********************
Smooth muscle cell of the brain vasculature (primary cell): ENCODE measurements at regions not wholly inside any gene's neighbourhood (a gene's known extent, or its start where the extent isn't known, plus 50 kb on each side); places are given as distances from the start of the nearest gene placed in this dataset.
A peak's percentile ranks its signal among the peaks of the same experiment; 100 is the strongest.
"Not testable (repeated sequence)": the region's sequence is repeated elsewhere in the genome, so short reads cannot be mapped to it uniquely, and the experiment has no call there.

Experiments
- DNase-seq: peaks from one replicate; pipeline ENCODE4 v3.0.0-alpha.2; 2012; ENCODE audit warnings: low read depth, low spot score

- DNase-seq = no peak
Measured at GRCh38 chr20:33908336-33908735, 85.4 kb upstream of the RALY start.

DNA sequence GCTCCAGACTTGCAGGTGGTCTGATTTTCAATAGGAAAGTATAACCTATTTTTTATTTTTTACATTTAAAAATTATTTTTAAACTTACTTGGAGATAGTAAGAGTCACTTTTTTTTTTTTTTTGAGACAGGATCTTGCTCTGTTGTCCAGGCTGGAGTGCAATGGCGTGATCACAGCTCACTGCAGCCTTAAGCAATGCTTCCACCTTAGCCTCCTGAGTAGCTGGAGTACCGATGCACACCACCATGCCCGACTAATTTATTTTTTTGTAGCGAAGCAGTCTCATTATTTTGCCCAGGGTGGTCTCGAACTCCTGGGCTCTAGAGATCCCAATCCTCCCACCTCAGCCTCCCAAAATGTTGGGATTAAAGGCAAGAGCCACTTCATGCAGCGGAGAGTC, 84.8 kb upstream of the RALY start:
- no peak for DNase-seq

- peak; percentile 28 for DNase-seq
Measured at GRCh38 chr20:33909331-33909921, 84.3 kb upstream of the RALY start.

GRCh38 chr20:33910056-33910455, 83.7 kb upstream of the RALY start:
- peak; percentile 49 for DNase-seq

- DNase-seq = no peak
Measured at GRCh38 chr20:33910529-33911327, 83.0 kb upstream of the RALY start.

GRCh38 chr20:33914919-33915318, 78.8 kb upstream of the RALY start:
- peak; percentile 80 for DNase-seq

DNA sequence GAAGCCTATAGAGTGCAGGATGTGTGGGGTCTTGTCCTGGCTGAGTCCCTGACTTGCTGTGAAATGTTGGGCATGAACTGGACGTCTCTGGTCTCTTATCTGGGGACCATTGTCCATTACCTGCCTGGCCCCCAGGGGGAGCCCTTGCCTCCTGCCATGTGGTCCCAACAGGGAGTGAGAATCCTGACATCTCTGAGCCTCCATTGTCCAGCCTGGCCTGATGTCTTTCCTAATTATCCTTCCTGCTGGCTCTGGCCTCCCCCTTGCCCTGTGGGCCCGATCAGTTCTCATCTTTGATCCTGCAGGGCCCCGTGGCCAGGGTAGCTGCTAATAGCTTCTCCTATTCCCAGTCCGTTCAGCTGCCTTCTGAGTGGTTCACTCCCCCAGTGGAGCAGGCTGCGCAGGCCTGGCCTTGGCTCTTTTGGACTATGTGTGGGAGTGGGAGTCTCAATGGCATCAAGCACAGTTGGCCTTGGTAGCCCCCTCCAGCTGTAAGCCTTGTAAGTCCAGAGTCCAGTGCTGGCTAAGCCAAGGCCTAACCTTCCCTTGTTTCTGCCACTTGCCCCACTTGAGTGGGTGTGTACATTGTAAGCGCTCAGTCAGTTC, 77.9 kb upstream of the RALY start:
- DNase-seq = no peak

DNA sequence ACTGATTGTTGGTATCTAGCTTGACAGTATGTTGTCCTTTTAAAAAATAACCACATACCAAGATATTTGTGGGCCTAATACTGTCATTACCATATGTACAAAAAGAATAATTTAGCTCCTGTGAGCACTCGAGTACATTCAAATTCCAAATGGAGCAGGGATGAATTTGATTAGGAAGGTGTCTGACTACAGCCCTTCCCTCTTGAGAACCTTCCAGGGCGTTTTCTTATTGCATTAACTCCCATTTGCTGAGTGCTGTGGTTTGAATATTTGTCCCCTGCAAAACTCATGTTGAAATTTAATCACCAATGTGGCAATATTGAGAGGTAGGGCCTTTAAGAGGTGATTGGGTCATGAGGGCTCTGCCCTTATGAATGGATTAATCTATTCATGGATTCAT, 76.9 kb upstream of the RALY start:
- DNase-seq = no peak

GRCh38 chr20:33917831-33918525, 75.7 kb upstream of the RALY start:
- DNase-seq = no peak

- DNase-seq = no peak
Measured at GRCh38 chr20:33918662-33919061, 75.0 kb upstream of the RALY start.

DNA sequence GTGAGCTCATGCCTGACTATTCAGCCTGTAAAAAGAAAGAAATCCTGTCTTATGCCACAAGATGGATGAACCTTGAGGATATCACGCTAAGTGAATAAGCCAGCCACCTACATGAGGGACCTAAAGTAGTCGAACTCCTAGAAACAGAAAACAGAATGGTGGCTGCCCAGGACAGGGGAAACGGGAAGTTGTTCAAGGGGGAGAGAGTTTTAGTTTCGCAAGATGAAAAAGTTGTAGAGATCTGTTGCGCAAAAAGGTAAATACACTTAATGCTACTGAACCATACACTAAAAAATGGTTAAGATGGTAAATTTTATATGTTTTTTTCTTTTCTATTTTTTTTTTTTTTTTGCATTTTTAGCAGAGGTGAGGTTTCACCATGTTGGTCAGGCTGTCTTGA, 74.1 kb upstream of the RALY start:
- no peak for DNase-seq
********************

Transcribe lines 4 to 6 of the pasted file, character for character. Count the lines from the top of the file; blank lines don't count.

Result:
Experiments
- DNase-seq: peaks from one replicate; pipeline ENCODE4 v3.0.0-alpha.2; 2012; ENCODE audit warnings: low read depth, low spot score

- DNase-seq = no peak